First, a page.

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From the poor, now to the big money in politics. This is the first presidential campaign since the Supreme Court's Citizens United ruling and it's giving us a good look at how that decision and other court cases have changed politics. A new analysis done in part by NPR shows that since April, most of the TV ads supporting Mitt Romney have come from outside groups, not from Romney's campaign. And those groups raise more than half their money from secret donors.

Here's NPR's Peter Overby.

PETER OVERBY, BYLINE: From April through September, Romney for President aired slightly more than 144,000 ads on broadcast TV. The outside groups ran nearly a quarter million. That enabled Romney to start saving cash for last-minute TV blitz, which is just now begun. Citizens United allowed corporate spending in support of individual candidates, but former Federal Election Commission Chairman David Mason says the big effect was on donors' thinking.

DAVID MASON: I think there are two things going on. One is that the explosion of reported spending sort of encouraged more big donors to get into the space to give large sums of money and be active in politics.

OVERBY: SuperPACs sprang up, soliciting donors for seven or even eight-figure contributions.

MASON: The second thing that occurred is people looking around at the different reporting and other legal consequences.

OVERBY: For donors, the trouble with the superPAC is it has to disclose their names. But other groups do not, the 501(c)(4) tax exempt groups known as social welfare organizations.

MASON: For donors who wanted to spend money on politics, but perhaps not have their names disclosed publicly, the C4 option was much more attractive.

OVERBY: Soon after Citizens United, Karl Rove and other Republican Party leaders founded the 501(c)(4) Crossroads GPS and the superPAC American Crossroads. They became the biggest outside advertisers for Romney, spending an estimated $70 million since April, attacking President Obama on TV. More than half of the money has flowed secretly through Crossroads GPS.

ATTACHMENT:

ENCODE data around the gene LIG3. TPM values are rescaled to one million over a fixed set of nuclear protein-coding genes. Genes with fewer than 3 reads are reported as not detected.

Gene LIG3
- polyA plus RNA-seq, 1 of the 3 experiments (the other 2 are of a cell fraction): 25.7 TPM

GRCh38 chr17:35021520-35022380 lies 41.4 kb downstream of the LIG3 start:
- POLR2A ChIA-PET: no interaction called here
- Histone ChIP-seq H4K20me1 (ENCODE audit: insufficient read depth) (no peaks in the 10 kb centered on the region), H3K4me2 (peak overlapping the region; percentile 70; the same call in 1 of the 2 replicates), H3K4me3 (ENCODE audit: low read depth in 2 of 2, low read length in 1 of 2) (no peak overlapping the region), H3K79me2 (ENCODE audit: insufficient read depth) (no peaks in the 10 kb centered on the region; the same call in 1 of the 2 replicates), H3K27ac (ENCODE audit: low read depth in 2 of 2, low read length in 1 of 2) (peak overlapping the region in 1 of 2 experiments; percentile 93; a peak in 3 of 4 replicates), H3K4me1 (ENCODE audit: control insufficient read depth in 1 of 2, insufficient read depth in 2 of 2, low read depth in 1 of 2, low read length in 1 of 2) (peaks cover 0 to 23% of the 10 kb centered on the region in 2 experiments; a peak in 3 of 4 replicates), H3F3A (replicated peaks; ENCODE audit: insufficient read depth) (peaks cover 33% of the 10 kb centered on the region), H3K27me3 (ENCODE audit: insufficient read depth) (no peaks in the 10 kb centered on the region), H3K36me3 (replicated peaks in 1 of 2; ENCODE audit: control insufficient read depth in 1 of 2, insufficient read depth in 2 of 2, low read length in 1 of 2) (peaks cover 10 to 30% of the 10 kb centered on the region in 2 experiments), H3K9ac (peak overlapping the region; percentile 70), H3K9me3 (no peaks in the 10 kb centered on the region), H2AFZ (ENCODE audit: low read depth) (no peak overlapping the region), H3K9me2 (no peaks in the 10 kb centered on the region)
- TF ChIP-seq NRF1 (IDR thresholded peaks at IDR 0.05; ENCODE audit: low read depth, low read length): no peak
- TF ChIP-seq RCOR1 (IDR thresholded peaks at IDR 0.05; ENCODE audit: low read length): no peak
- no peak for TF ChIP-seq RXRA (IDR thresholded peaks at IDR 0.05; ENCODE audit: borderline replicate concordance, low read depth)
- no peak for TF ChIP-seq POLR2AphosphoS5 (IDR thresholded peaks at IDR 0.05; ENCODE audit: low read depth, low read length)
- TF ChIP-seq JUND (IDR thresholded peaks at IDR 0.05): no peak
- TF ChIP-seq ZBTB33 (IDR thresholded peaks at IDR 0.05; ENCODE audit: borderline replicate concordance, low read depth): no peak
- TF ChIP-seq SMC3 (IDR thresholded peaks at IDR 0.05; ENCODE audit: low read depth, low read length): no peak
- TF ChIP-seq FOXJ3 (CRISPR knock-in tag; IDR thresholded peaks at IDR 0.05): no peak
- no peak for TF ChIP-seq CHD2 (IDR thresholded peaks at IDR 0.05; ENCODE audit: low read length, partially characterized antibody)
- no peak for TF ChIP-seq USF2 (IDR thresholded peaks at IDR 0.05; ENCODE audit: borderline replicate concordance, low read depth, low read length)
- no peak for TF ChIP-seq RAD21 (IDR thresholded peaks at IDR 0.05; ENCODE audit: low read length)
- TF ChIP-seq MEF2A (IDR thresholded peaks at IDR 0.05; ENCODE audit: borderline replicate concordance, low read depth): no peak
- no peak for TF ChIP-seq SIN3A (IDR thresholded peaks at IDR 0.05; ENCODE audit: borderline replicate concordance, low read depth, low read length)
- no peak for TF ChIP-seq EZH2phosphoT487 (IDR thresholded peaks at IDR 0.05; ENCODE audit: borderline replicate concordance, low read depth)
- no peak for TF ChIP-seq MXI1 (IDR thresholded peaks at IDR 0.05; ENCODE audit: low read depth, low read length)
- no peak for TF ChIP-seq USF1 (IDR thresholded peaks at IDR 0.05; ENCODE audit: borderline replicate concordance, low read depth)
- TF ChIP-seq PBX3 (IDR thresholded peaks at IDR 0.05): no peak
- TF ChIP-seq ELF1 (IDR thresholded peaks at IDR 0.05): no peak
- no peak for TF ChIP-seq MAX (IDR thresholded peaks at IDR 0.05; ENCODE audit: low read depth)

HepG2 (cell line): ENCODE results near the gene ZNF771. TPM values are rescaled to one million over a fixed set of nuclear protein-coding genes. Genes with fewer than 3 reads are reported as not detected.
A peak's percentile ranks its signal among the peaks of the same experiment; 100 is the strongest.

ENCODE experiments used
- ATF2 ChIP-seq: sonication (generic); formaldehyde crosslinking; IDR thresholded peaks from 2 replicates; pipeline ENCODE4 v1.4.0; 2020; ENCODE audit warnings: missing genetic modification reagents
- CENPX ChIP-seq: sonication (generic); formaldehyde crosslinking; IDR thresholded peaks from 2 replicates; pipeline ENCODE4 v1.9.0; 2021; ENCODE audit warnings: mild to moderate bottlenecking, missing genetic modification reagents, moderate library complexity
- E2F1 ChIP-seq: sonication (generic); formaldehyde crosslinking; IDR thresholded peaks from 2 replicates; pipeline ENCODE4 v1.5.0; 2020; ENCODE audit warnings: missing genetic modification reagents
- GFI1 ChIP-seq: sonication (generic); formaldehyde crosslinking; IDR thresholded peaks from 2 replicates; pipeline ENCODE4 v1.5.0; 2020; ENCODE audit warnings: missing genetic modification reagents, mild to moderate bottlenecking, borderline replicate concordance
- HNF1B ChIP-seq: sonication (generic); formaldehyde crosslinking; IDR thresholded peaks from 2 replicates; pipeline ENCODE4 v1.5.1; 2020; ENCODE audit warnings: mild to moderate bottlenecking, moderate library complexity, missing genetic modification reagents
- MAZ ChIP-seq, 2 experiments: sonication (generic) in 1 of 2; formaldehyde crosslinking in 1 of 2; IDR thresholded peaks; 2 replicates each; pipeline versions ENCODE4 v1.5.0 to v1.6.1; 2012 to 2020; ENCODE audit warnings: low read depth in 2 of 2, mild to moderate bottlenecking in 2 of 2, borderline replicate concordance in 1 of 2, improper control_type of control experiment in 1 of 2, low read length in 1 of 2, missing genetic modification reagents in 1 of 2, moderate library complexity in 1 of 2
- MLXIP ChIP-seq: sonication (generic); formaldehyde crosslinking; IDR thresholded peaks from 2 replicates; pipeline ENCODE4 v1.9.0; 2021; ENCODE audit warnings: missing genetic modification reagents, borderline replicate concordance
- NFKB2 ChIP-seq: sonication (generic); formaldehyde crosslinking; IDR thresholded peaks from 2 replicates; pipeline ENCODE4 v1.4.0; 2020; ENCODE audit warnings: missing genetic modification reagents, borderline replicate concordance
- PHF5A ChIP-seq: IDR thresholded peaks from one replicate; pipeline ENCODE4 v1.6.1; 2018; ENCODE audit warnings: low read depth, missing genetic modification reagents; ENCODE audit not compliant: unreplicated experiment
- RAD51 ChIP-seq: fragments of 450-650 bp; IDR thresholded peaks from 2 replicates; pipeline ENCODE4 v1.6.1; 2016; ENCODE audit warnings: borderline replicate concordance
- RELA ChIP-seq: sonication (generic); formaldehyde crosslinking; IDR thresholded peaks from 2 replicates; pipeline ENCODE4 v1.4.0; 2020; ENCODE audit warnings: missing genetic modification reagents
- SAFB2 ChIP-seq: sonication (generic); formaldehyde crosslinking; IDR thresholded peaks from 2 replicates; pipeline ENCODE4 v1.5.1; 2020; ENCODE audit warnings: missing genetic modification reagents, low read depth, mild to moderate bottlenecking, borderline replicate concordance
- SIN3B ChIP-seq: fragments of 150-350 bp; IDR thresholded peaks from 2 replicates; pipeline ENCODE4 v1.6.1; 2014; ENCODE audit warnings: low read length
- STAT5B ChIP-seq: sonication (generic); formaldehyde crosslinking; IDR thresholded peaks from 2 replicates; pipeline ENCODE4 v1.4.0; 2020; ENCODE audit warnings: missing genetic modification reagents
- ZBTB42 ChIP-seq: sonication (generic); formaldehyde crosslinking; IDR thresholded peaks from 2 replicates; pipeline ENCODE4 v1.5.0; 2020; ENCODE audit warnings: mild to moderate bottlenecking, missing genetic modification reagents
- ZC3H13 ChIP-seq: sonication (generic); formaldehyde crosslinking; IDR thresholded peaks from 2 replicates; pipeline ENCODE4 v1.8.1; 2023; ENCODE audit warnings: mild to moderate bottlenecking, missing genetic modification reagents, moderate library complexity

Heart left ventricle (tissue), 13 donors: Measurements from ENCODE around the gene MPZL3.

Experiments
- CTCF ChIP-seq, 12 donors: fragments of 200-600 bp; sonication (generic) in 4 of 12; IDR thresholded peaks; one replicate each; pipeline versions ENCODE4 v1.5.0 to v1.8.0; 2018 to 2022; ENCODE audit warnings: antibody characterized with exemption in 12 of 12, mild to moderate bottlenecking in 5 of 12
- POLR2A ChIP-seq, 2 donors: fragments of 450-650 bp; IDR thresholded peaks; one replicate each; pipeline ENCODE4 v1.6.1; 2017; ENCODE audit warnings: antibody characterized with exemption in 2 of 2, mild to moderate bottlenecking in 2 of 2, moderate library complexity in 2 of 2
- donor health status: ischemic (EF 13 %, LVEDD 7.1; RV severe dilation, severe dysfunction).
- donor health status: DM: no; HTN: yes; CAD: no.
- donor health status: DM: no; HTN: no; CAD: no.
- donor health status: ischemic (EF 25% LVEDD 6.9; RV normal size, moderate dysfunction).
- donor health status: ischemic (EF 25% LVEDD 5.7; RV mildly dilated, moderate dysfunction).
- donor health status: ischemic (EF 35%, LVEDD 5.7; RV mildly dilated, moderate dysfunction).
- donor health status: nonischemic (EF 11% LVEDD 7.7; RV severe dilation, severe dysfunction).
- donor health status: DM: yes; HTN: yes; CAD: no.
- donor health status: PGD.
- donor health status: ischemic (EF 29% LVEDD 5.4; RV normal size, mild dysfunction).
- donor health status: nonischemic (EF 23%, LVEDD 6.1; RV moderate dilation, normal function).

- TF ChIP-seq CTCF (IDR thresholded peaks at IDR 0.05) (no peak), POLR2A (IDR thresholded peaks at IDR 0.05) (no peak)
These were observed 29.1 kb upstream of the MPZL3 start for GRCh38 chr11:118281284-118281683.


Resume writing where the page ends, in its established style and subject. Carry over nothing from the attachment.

Earlier in the cycle, tax returns from Crossroads GPS showed that nearly 90 percent of its funds came from as few as 16 donors. Two donors gave $10 million each. Sheila Krumholz is director of the nonpartisan Center for Responsive Politics, which tracks money in politics.

SHEILA KRUMHOLZ: I think it defies common sense to think that these, quote, unquote, "social welfare organizations" that exist apparently to attack political candidates, sometimes support political candidates, that they are truly educational or socially oriented. I don't think anybody buys that argument.

OVERBY: NPR and PBS "Newshour" used data from Kantar Media CMAG to do this analysis of the presidential campaign advertising. The analysis shows how Crossroads GPS and another social welfare group split the burden of advertising this year. They alternated a few weeks at a time, almost always putting at least a million dollars per week into anti-Obama ads.

Crossroads partner is Americans for Prosperity, which has the backing of billionaires, David and Charles Koch. And for the 501(c)(4)s, donor secrecy is an essential element. The ads themselves are often indistinguishable from superPAC ads. For example, here's the ad aired most often by any of the outside groups. The superPAC, American Crossroads, spent about eleven and a half million dollars on it.

(SOUNDBITE OF POLITICAL AD)

UNIDENTIFIED MAN #1: And now we have fewer jobs than when he started - what Obama promised versus what he delivered.

UNIDENTIFIED WOMAN: American Crossroads is responsibility for the content of this...

OVERBY: And here's the second most common ad. It's from Crossroads GPS, it costs eight and a half million and it carries a similar message.

(SOUNDBITE OF POLITICAL AD)

UNIDENTIFIED MAN #2: Tell President Obama for real job growth, cut the debt. Support the New Majority Agenda at NewMajorityAgenda.org.

OVERBY: The story among Democrats is simpler, 91 percent of the ads have come from the Obama campaign financed with donations that are capped at $5,000 and disclosed. As for liberal outside groups, they spent $3 million from secret donors compared to 87 million by conservative groups.

KRUMHOLZ: Will this money ever be disclosed?

OVERBY: Again, Sheila Krumholz at the Center for Responsive Politics.

KRUMHOLZ: We have no idea the degree to which this is funded by wealthy individuals or, you know, organizations for whom it's far preferential to fly under the radar.

OVERBY: Occasionally, information about secret donors leak out, but those leaks have in no way kept up with the flood in secret contributions.

Peter Overby, NPR News, Washington.

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